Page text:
Not long ago, Gavin Grimm was an unknown transgender teen in a small Virginia town, quietly waging a fight to use the boys’ bathroom at Gloucester High.
“I am just a human. I am just a boy. Please consider my rights when you make your decision,” Grimm told the school board in 2014. “I don’t want to be a trailblazer, but here I am in this position.” Still, they banned him from the boys’ bathroom.
Two and a half years later, Grimm’s lawsuit against the school board has made him a poster boy for transgender rights. He was featured in a National Geographic documentary produced by Katie Couric, and transgender actress Laverne Cox gave him a shout-out at the Grammys. His name is part of a social-media rallying cry for transgender student rights, #StandWithGavin.
Grimm learned Monday that the Supreme Court, which was scheduled to hear his case at the end of March, is instead remanding it to the U.S. Court of Appeals for the 4th Circuit, disappointing him and other transgender students and advocates. The decision came after the Trump administration rescinded an Obama-era directive for public schools to allow transgender students to use bathrooms of the gender they identify with, regardless of what is on their birth certificates.
For now, the 17-year-old is no longer Gavin Grimm, the Supreme Court plaintiff.
His case still could shape how schools in the 4th Circuit — which includes Maryland, West Virginia, Virginia and the Carolinas — accommodate transgender students. The legal battle — and the poise he demonstrated before the school board and national media — has made him a lasting symbol for transgender students fighting to live normal lives.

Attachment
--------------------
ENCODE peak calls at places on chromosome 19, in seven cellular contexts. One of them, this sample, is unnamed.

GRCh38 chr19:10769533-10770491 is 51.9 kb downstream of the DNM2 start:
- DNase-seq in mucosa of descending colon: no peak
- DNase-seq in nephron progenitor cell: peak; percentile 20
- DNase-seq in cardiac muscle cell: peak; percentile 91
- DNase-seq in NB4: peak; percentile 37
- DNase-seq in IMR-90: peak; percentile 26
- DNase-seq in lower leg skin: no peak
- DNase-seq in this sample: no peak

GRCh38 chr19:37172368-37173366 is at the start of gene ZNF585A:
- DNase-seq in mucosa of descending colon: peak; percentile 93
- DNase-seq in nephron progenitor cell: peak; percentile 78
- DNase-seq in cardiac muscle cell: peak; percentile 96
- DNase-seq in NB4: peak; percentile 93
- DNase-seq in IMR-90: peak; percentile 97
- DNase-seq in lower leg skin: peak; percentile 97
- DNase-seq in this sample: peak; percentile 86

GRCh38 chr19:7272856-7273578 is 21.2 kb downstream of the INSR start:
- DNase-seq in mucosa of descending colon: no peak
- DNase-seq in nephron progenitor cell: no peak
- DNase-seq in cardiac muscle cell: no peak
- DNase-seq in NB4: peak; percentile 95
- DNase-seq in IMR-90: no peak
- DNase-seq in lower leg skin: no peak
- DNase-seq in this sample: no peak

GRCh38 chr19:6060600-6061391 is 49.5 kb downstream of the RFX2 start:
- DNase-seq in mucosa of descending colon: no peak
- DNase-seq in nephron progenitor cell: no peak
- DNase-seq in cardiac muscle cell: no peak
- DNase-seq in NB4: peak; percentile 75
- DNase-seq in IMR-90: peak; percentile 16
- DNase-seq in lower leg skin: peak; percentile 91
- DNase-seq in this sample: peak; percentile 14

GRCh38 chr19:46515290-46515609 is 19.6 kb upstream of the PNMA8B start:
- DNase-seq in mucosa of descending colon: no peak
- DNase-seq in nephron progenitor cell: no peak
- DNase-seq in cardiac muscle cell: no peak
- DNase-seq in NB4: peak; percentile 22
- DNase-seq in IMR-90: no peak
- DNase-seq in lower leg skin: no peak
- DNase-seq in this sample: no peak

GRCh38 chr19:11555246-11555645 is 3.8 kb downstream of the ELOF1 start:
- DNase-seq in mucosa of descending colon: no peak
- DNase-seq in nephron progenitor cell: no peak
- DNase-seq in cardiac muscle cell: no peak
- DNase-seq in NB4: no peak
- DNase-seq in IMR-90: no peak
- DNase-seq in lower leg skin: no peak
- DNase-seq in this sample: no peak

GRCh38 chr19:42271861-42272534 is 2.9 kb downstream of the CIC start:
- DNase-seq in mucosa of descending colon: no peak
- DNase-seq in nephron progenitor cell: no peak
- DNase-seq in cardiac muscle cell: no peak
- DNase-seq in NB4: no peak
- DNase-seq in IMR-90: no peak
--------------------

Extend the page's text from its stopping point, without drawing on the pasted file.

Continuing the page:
Eliza Byard, executive director of the national Gay, Lesbian and Straight Education Network, said Grimm has emerged as an important figure for transgender teens, who research shows are more prone to bullying, mental-health problems and suicide.
“For them, Gavin Grimm’s fight for recognition has taken on incredible importance,” Byard said. These students were devastated, she said, that the Supreme Court would pass on Grimm’s case. “It is a missed opportunity to have his rights vindicated at the highest level.”
Grimm said the case has changed his life in strange ways. People recognize him everywhere: at a hole-in-the-wall diner in North Carolina, at Union Station in Washington, at the new Petco near his home in Gloucester, where he shopped Sunday for dog shoes that he plans to put on his pet pig, Esmeralda.
Those who have approached him have always done so with words of support, but Grimm sometimes worries that someone who recognizes him will have ill intentions.
“I’m a recognizable person, and that’s something I’m not quite used to yet,” Grimm said.
Celebrity has done little to alter how he is treated at school, where he uses the nurse’s restroom. In hallways, Grimm said he still encounters sidelong glances, whispers and stares.
Being in the spotlight has been time-consuming. Big developments in his case have filled his days with news conferences and interviews. The day before the Trump administration’s action on transgender student rights, Grimm was rallying outside the White House.
It is a role that can be draining, he said. There is less time to socialize, less time with friends, less time just being a teenager. But Grimm embraced the role.
“I’m just so honored to be able to carry the voice of such a wonderful community and so honored to be able to contribute to the positive conversation and whatever positive legal or social change that I can,” Grimm said.
Grimm, a senior, is waiting on college applications and is considering careers in teaching or genetics. He said he is also thinking about pursuing full-time activism.
His case is unlikely to be resolved before he graduates from high school, but Grimm said he is still glad he challenged the school board.
“This doesn’t signify a loss,” Grimm said of the high court’s decision to pass on the case. “We’re just going to keep moving forward as vehemently as we have been so far.”